I never had a fountain pen before. I never had an interest in one either. Why would I want to be bothered with a pen that would dry up or leak ink on my fingers and paper? Nope, not for me.

A couple of years ago we decided to take a European river cruise. And I decided I wanted to journal along the trip And I wanted to write in a leisurely manner in keeping with the idea sailing down a river. I bought a very nice leather bound, gilded edge notebook. And then I decided I wanted a special pen. For some reason, I decided to look at fountain pens.

I did some research and found that nowadays you can get cartridges for those pens. No more messy ink bottles and trying to suck that ink up into the pen. I was encouraged and ordered a fairly inexpensive one from Amazon that was highly rated.

What a different experience from writing with a ballpoint or gel pen! There is something so unique about actually seeing the ink flow from the pen onto the paper. And the slightly scratchy sound that the pen makes as you write is just so satisfying.

Ever since that trip, I have been journaling. Sometimes I will go for a few weeks without writing, other times I write every day. I’ve recently been writing quite a bit and find it is a good way to sort out thoughts and think about some of the bigger questions in life.

My everyday notebook is a Moleskine and my pen is made by Lamy. I wonder how many others still find satisfaction in writing in this manner.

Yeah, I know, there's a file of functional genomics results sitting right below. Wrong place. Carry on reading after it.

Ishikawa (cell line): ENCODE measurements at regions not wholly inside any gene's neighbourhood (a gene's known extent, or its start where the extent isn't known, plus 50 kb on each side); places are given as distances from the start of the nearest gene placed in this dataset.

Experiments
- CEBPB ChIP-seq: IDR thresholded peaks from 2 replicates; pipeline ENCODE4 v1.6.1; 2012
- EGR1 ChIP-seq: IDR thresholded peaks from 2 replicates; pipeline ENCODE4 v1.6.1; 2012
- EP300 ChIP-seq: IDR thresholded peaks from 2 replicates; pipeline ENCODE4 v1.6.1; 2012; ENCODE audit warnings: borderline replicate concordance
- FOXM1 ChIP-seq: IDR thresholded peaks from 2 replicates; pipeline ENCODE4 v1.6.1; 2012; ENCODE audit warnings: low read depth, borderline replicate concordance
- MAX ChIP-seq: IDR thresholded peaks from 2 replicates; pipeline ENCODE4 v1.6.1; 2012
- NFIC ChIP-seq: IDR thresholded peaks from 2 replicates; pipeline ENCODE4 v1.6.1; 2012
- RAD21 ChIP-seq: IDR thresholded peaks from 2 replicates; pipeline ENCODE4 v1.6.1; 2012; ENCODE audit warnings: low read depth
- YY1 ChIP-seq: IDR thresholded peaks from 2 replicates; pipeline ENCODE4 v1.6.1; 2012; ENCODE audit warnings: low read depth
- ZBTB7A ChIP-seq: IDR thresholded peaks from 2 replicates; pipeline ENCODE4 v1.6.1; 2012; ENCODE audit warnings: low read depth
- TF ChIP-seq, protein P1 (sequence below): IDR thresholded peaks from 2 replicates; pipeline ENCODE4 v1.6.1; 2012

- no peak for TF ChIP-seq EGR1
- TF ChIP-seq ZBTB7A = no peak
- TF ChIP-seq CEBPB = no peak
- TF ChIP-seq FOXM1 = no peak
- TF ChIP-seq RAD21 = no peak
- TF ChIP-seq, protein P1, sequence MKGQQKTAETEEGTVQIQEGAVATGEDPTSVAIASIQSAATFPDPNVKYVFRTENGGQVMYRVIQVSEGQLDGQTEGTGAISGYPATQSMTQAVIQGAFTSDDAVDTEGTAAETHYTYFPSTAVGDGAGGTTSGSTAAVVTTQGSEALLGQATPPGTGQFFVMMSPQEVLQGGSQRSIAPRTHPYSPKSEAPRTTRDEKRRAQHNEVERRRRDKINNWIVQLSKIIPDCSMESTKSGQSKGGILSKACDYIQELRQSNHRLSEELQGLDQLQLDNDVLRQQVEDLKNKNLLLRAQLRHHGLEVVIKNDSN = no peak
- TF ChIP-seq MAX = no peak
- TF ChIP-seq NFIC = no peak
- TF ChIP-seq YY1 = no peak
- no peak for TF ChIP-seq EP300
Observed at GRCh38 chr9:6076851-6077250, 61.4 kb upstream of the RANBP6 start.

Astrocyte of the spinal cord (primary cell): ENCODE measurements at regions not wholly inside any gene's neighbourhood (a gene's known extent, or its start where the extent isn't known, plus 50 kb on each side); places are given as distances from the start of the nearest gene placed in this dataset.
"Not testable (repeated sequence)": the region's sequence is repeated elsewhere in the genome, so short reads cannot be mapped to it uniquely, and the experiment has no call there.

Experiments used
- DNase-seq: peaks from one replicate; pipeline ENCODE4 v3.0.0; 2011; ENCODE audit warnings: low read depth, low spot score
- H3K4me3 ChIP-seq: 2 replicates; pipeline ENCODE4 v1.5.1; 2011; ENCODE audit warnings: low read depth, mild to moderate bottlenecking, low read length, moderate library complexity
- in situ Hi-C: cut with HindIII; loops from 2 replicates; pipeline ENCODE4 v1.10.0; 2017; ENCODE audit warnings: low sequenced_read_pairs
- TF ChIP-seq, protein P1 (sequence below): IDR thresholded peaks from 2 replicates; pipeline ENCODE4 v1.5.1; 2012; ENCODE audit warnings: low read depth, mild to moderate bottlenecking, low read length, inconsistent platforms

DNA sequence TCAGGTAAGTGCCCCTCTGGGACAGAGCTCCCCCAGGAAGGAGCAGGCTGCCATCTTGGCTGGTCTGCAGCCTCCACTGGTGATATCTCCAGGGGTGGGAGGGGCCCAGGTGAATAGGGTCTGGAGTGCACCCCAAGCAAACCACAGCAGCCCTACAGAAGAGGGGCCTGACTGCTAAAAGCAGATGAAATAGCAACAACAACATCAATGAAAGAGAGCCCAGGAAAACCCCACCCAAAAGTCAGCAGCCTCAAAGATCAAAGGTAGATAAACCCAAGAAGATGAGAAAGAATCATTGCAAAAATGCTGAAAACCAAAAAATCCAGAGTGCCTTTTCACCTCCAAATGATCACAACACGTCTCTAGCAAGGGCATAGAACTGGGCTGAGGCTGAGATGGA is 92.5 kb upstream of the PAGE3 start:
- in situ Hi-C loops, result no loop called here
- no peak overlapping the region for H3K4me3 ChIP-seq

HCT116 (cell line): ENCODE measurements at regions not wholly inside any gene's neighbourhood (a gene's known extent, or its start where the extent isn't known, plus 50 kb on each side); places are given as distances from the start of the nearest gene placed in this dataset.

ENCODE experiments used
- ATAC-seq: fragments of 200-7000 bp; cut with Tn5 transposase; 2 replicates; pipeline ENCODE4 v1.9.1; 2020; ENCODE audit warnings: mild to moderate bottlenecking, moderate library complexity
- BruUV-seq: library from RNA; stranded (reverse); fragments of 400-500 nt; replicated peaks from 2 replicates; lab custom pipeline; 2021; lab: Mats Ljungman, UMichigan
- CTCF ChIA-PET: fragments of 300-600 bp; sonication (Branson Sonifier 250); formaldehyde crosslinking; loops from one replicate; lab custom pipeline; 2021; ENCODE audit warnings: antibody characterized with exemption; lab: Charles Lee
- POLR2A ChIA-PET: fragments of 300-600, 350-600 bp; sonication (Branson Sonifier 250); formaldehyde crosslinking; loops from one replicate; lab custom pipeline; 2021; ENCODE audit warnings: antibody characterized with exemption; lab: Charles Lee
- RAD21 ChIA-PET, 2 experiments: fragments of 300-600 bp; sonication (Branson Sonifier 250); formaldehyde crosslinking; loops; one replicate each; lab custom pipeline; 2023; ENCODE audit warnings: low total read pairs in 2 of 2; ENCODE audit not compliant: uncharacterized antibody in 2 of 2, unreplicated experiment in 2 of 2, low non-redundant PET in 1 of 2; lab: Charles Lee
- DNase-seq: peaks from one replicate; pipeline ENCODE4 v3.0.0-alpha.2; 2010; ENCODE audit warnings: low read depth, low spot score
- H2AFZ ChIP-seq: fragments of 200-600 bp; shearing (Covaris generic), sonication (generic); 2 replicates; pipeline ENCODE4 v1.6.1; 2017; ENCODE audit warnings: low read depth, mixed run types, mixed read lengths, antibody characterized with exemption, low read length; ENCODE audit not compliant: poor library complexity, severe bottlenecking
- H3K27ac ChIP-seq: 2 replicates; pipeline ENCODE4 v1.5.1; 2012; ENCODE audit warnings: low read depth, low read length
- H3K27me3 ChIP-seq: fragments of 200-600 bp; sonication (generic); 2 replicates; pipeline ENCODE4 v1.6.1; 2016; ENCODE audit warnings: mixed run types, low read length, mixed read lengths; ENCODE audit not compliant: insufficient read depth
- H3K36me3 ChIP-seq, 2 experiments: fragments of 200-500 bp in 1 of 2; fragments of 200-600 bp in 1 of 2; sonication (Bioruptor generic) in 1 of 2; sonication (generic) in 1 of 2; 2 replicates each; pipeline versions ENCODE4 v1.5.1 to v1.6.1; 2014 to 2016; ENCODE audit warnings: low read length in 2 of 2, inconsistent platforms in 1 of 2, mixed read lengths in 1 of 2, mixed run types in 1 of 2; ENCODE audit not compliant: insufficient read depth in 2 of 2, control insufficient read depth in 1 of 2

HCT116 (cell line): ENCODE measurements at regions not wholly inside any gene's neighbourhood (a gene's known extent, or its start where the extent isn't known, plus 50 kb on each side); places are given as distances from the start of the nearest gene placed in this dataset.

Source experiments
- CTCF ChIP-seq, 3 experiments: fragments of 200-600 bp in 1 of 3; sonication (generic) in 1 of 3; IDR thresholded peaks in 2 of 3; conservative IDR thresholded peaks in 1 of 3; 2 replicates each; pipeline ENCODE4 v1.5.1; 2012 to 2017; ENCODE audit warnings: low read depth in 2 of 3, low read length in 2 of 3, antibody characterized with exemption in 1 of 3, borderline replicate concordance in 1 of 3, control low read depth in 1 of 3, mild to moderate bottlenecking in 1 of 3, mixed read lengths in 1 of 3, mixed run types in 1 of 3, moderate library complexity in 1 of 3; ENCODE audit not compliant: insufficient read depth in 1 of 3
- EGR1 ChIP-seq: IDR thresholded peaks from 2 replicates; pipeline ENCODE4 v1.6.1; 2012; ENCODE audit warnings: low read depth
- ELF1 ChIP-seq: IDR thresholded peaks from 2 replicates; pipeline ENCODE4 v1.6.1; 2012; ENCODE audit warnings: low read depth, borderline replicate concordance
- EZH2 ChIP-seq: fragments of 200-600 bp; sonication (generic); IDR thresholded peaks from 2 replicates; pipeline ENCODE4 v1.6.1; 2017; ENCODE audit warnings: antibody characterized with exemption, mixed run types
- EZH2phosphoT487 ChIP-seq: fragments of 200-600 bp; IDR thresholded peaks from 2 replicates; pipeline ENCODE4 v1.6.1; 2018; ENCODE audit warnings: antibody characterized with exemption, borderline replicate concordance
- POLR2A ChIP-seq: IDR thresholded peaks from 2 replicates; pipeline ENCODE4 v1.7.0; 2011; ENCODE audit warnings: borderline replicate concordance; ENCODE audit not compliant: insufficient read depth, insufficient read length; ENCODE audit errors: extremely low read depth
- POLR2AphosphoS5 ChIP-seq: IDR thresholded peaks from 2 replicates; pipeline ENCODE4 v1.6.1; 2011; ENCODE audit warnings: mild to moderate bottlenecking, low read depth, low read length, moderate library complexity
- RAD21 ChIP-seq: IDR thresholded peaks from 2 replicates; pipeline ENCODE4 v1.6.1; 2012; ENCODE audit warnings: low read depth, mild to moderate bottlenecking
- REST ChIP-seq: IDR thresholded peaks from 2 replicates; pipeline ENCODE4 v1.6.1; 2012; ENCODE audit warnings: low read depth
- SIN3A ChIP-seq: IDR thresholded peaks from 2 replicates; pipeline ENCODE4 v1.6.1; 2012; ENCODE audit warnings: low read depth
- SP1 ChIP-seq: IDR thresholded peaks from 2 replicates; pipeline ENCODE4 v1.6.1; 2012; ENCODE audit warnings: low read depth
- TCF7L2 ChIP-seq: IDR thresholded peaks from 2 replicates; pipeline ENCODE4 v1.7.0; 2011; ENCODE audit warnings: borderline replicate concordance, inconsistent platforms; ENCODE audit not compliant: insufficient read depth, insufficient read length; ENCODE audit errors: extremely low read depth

I would love to know what your notebook and pen of choice are.

Happy journaling!

The perfect house guest

HouseGuestImage1-4in

Last month we had some out-of-state relatives come for a 10 day visit. We live in a high tourist area, so it is understandable that people would want to come here for vacation.

We enjoy having company. And we enjoy showing off our beautiful area. But being retired now, we live in a smaller home and are on a fixed income. The smaller home doesn’t have a guest bedroom, so our company had to sleep on an air mattress.  They didn’t complain and I was thankful for that.

We tried to think of interesting places to take them. But because they didn’t have much money to spend and we couldn’t afford to pay for their expenses at the normal tourist places…it somewhat limited our ability to show them around. They didn’t have a rental car so we had to take them everywhere. They didn’t have a list of things they wanted to do, so we had to come up with economical ideas.

It was all rather awkward and I longed for a bit of privacy at times. But there they were…always ready for us to come up with the day’s activities.

While they were here, I was thinking about what would be the perfect house guest. I guess it would be someone who has an easy-going, upbeat personality. It would be nice if they had an itinerary of places they would like to go and even make arrangements to go to some of those places on their own. If they had a rental car, they could go out and explore on their own. Wouldn’t it be nice to have them come back in the evening and share their adventures? We could sit and talk about what they saw.

I’m not complaining. Our house guests were far from perfect. But it was still nice to have the visit.

But next time I’m a house guest, I’m going to try to remember what a perfect house guest would look like.

In the meantime, I probably should be considering what a perfect host/hostess looks like too!

Fighting fair

“Do not let any unwholesome talk come out of your mouths, but only what is helpful for building others up according to their needs, that it may benefit those who listen.”  Ephesians 4:29